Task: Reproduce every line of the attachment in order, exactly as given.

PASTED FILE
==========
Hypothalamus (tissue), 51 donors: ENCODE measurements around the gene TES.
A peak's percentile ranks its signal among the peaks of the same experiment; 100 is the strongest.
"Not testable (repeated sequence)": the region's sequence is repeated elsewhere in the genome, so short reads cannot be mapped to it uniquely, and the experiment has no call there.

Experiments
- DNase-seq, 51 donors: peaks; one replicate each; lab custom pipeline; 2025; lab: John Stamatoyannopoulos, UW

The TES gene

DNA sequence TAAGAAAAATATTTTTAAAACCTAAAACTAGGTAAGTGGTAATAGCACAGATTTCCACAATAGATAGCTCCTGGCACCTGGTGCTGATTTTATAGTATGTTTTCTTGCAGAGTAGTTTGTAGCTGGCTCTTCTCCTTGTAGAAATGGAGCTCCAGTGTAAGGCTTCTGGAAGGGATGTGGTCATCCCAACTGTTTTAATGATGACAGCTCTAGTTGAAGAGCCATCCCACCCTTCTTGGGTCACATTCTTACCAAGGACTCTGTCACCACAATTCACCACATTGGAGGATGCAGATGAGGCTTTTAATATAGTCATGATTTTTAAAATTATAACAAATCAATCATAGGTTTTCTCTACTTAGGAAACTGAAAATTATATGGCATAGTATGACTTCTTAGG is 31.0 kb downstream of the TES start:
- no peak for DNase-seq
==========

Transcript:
Hypothalamus (tissue), 51 donors: ENCODE measurements around the gene TES.
A peak's percentile ranks its signal among the peaks of the same experiment; 100 is the strongest.
"Not testable (repeated sequence)": the region's sequence is repeated elsewhere in the genome, so short reads cannot be mapped to it uniquely, and the experiment has no call there.

Experiments
- DNase-seq, 51 donors: peaks; one replicate each; lab custom pipeline; 2025; lab: John Stamatoyannopoulos, UW

The TES gene

DNA sequence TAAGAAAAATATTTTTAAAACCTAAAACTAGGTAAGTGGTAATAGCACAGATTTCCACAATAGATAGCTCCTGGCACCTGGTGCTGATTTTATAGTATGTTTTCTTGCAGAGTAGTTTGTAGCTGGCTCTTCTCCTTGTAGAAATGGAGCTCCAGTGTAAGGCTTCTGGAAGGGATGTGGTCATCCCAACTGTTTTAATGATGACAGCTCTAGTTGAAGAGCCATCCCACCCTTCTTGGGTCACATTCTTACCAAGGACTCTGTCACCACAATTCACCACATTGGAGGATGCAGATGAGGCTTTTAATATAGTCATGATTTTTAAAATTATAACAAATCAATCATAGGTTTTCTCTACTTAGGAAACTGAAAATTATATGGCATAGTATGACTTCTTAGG is 31.0 kb downstream of the TES start:
- no peak for DNase-seq